Neo-gothic style was not the only revivalist style, as we also have some examples of Neo-Moorish and Neo-Byzantine architecture.

Here you can find an example of Neo-Byzantine architecture: Fondaco dei Turchi (Turkish Warehouse) was heavily renovated between 1860 and 1880, changing its appearance to make it look "more exotic". http://www.skyscrapercity.com/showpo...44&postcount=9

This is Palazzo Genovese, built in 1892 in Neo-gothic style. It now hosts a luxury hotel.

image hosted on flickr

Senza titolo di 08supmylo, su Flickr

This is the huge Molino Stucky (Stucky's Mill). It's an industrial building in Neo-gothic style, which was recently turned into a Hilton Hotel after a big fire which occurred in 2003. It was built in 1895.

image hosted on flickr

Molino Stucky di roberzeb, su Flickr

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Molino Stucky di Deep Calm, su Flickr

This is Pescheria, the fish market in front of the Grand Canal. It was built in 1907 despite its more ancient appearance.

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Pescheria du Rialto di tigrus26, su Flickr

As soon as I have some more time, I'll go on with this architectural travel in Venice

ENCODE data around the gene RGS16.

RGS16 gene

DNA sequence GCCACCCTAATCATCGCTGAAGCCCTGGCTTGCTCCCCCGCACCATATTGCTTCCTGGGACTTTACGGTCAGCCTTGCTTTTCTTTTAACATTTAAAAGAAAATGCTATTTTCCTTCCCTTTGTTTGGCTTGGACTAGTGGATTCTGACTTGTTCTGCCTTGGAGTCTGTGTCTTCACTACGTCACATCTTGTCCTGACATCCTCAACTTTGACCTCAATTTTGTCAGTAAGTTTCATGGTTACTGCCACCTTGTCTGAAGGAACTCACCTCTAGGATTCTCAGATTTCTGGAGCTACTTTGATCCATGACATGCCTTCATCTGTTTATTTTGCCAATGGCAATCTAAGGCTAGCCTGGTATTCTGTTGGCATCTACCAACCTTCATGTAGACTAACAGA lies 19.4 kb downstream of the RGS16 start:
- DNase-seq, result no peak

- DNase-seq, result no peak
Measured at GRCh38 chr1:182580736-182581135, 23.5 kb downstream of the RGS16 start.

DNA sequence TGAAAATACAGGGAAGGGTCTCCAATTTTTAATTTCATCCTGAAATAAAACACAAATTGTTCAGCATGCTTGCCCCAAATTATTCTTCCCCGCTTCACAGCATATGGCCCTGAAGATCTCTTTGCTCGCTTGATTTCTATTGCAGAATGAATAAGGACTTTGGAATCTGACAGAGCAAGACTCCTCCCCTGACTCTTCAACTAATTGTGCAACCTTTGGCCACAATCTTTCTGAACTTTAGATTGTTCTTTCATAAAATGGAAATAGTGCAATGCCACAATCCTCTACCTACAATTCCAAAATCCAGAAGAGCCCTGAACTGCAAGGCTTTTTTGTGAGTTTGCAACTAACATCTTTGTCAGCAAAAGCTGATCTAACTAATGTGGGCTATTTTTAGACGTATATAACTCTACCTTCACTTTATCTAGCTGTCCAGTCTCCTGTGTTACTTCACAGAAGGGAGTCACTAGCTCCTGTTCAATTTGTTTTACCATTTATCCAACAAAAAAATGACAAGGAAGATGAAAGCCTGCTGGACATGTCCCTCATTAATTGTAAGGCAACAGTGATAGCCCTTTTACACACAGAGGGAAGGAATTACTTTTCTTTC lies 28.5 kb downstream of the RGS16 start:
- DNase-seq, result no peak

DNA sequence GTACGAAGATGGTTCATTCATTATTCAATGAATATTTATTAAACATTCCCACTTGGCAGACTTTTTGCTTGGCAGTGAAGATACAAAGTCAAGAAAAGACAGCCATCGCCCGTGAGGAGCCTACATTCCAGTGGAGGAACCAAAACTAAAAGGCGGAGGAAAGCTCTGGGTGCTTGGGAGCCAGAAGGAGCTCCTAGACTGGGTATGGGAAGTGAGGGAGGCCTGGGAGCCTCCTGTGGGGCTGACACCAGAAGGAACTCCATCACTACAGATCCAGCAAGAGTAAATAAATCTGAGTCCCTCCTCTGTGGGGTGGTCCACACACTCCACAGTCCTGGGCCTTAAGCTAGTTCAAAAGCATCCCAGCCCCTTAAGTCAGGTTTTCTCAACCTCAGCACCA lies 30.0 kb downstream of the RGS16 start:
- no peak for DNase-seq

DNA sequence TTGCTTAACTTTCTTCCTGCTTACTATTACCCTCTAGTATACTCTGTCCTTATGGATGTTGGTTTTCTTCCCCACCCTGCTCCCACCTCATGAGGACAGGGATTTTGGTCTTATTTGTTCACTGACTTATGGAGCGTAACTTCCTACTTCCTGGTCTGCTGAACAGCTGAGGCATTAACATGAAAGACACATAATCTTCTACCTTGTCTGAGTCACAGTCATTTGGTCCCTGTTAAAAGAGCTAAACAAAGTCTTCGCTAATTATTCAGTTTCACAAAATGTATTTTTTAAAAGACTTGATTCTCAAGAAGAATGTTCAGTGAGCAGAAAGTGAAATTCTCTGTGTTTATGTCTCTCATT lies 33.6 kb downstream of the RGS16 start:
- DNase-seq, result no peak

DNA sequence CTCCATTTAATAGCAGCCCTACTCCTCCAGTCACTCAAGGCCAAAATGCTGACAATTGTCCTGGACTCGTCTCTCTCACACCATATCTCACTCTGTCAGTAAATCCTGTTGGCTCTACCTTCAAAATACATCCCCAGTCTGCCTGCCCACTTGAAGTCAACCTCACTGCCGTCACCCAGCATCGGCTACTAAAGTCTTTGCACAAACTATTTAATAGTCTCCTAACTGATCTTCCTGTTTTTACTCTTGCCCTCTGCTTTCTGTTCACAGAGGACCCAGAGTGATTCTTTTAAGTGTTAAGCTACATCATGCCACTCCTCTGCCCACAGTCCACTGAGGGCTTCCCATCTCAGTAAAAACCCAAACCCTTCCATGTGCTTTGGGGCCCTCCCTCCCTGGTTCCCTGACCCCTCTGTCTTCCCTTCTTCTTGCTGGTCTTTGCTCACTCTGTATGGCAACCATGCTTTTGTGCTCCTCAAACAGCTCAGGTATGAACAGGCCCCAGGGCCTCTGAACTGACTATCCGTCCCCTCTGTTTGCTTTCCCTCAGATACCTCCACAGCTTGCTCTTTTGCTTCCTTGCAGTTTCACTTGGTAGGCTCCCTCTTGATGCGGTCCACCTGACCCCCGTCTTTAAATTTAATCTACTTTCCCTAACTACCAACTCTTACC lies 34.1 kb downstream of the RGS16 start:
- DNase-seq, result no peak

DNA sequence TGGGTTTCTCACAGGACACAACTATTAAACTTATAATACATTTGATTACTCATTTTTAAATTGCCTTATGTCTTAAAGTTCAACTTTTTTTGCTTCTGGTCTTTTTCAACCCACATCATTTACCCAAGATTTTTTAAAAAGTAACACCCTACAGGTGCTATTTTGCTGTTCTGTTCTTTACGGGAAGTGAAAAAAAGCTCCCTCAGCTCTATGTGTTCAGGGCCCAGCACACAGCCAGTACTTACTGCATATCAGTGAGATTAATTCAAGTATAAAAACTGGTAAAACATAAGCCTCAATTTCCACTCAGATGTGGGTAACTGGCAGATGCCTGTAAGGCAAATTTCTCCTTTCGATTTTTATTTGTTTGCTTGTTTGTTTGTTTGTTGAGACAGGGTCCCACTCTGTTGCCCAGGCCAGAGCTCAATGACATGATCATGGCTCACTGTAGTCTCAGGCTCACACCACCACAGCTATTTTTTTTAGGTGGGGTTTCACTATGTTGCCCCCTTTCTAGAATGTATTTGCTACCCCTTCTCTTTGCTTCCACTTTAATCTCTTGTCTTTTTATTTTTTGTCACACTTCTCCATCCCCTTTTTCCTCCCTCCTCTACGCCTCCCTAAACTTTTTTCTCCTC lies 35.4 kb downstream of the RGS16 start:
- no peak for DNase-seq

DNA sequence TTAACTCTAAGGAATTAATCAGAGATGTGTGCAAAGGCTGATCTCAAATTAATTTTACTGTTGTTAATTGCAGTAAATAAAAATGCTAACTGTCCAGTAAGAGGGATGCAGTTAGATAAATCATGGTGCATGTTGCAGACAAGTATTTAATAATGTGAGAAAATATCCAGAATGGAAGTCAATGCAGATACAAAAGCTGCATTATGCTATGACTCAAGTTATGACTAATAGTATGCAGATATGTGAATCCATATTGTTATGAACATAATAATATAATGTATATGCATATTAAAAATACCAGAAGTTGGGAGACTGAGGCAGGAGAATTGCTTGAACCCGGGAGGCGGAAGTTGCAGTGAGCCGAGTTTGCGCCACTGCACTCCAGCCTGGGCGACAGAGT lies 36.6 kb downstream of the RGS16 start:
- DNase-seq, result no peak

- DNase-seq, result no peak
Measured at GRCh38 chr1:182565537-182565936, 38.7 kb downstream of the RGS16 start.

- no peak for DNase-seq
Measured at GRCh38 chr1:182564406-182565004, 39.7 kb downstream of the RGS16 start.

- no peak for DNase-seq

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Old October 10th, 2013, 04:14 PM   #91
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Lovely thread! You're putting a lot of effort and honest passion into this Jasper, which I really appreciate.
Venice is completely unique and mindblowing, mankind should do everything it can to preserve it (not just Venetians/Italians).

Please keep it coming!
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Old October 10th, 2013, 04:50 PM   #92
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History of architecture - Art Nouveau in Lido

At the beginning of the 20th century Art Nouveau style, with its Italian declination called Liberty, was very common all over Italy.
Venice has no Liberty style buildings, as this popular style was only used in interior design. However a lot of Liberty buildings exist in Lido island, as it was a very popular beach resort at the beginning of the 20th century.